20 great FREE online resources for writers

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Photo by Rocky

Photo by Rocky

I’ve amassed a lot of resources over the years – here are some of the best ones I use both for copywriting and fiction writing. Some you’ve seen in previous posts; some are new!


Staying Sane


I sometimes refer to Evernote as my best friend. It’s a notebook program you download to all your computers. I add a note from work, and when I get home, there it is. I have separate notes for blog post ideas, prompts, story ideas, daily life to-do lists and more. All bundled in one notebook and accessible with one click. This program saved me from sending myself email notes all day.

Tick Tock Timer

A simple online timer. Set it for any amount of time, and it alerts you with three gongs when the time is up. You can use it to block out time for writing, cleaning, whatever. I use it to remind me to look away from my computer screen every hour or so.


Finding the Right Word or Phrase


I love MS Word, but its synonym tool isn’t very good. This online synonym finder is far better. I use it several times a day.

Thsrs (The Shorter Thesaurus)

If you are specifically looking for a simpler or shorter version of a word, this is the thesaurus for you. I sometimes use it for writing Google or Facebook ads (which have tiny character limits).

Idioms at The Free Dictionary

Enter a word and get a list of common phrases in which the word appears. Another tool I use daily, mostly for writing headlines. But it could also be used for story, novel, and chapter titles as well. Anything that requires a play on words (change the original idiom slightly to give it a new and witty meaning).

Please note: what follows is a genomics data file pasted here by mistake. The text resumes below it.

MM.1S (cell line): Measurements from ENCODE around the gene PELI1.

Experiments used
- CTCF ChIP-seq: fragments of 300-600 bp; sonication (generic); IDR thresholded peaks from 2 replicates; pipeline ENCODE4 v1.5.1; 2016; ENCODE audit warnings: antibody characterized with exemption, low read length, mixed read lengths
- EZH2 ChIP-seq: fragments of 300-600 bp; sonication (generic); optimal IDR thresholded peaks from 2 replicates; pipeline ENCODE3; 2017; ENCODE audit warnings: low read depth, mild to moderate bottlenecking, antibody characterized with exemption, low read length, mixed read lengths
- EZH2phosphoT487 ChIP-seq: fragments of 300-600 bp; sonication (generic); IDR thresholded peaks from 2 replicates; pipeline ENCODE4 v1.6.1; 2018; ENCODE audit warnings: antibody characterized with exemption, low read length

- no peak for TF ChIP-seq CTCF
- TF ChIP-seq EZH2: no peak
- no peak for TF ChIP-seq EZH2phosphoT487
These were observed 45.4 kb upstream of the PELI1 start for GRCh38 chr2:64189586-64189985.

This tool does several things, but I mostly use it for the rhyming dictionary and the “words that start with” feature. I use it mostly for writing headlines, but I imagine it would be super useful for poetry.

Urban Dictionary

This user-generated slang dictionary is 90% crass. However, you can use it to ensure a word or phrase you are using doesn’t have a secondary meaning that is negative or disgusting. If the term you search does come up with a bad meaning, check the number of user votes it received. If there are more thumbs down than thumbs up, you’re probably still okay to use it.


Fun & Inspiration

My Favorite Word

A long list of fantastic words. People submit their favorites, usually with explanations why. I chiefly use it for naming projects.

Wordsmith’s Anagram Generator

Enter a word, it scrambles the letters into other words. Use it to come up with names or aliases of characters or places. Or just type in your own name for a laugh. I’m Anti-Sheep, apparently.

Six Word Stories

Inspired by the story Hemmingway reportedly considered his best (For sale: baby shoes, never used.), this site allows users to submit their own six word stories. The good ones get posted on the main page. Read for inspiration – and submit a few of your own.


Rules & Grammar

Daily Writing Tips

This blog will grow your vocabulary and improve the way you use it.

Grammar Girl

Quick and Dirty grammar lessons. I go here when I can’t remember the difference between affect and effect.

The Elements of Style

The free online version of the writer’s bible, penned by Strunk & White.


Character Development

Meyer’s-Briggs Personality Test from HumanMetrics

Answer a few yes-or-no questions on behalf of your main character, get a detailed outline of his personality traits. So insightful.

Baby Names

To name all those characters!


Getting Published


Helps you find a literary magazine to publish your short stories.

Miss Snark

A literary agent ruthlessly tears apart query letters submitted by her readers. She’s no longer snarking, but the archives are a gold mine for those looking to learn how to write a good query.